‘Very unwise’

Michael O'Hanlon, director of research in foreign policy at the Brookings Institution, told VOA that he believes that the Minihan memo was a serious error, and one that ought to have been more sternly rebuked by the Department of Defense.

“It conflates the importance of deterrence with the likelihood of war in a way that is, I think, very unwise, and potentially dangerous because of the potential [for creating] a self-fulfilling prophecy,” he said. “It’s at odds with U.S. government policy, which does not call China a looming enemy. It calls China a ‘pacing challenge,’ or ‘our most consequential strategic competitor.’ Those words were carefully chosen to say that we need to think about the possibility of war with China, with an eye towards deterring it. But we don't need to think about its imminence.”

O’Hanlon expressed concern that Minihan’s attitude toward China is gaining currency in the U.S., creating the possibility that some small future crisis, otherwise containable, might serve as the spark for a broader conflict.

“I worry that he's just a blunter version of an attitude that's becoming more prevalent,” O’Hanlon said. “I see this in a lot of the strategic community in the United States. There is an appropriate vigilance about China, and that's all to the good, but we have to avoid demonizing them. We have to avoid thinking that the first crisis is just sort of the beginning of the inevitable fights and that we should get after it while we still are in the dominant position. That kind of attitude is a little bit too prevalent for my taste.”

No evidence of imminent threat

“There's no evidence to support the assertion that China is seriously contemplating an attack on Taiwan in the next few years. No evidence,” Timothy R. Heath, a senior international defense researcher at the RAND Corporation, told VOA.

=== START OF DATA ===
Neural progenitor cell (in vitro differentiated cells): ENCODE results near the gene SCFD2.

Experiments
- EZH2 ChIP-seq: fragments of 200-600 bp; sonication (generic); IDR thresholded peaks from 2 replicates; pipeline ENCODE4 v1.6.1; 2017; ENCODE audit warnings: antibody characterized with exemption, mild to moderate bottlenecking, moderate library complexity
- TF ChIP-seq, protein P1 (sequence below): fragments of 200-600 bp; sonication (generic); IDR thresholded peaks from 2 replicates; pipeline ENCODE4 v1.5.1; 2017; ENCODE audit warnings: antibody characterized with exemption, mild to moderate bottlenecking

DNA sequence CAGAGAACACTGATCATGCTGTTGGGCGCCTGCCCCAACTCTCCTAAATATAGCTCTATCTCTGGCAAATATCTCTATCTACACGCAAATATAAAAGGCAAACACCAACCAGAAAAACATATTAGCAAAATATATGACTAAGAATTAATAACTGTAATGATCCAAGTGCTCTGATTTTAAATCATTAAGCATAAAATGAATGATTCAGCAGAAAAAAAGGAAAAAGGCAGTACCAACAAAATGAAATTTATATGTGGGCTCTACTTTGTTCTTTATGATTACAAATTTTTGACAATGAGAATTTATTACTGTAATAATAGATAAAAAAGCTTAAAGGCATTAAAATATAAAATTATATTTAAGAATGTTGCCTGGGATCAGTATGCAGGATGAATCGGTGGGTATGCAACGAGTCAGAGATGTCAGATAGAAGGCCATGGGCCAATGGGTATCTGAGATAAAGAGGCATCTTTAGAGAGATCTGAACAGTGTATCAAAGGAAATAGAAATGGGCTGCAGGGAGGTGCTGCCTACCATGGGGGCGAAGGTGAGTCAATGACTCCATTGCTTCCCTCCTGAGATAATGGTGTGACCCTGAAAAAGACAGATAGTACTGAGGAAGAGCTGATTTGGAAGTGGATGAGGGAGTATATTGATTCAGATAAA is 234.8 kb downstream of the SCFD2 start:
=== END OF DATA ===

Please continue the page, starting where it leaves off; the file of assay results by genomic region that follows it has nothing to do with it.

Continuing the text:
However, Heath said he sees a significant divide between the way senior military officers regard China and the attitude of the United States government.

“There is a surprising disconnect between the assessments being put out by senior political leaders and the statements by top military leaders, which express a much higher level of alarm and fear that an attack is coming or looming,” he said.

Heath said a combination of factors appear to have led to that disconnect. Political leaders, he said, tend to look at China as a strategic threat, but also as a trading partner and a potential collaborator in the fight against climate change. They see a country trapped in a major economic and demographic crisis, both of which have a higher priority in Beijing than reunification with Taiwan.

Military leaders, Heath said, tend to focus more closely on the undisputed fact that the Chinese People’s Liberation Army has grown more sophisticated and dangerous in recent years. They also have concerns closer to home.

“There is a political angle here, with Congress thinking about slashing the defense budget,” Heath said. “These generals – I hate to say it – they have an incentive to remind leaders of a potential major security threat that would require a strong defense.”

Chinese Foreign Ministry comments

Chinese Foreign Ministry spokesperson Mao Ning was asked to address the general’s comments in a news conference Monday.

“Taiwan is part of China,” she said. “Resolving the Taiwan question is a matter for the Chinese. The real cause of the new round of tensions across the Taiwan Strait is the [Taiwanese] authorities’ continued act of soliciting U.S. support for ‘Taiwan independence’ and the agenda among some people in the U.S. to use Taiwan to contain China.”

She added, “We urge the U.S. to abide by the one-China principle and the three China-U.S. joint communiqués, deliver on U.S. leaders’ commitment of not supporting ‘Taiwan independence,’ stop meddling in the Taiwan question, stop military contact with Taiwan and stop creating new factors that could lead to tensions in the Taiwan Strait.”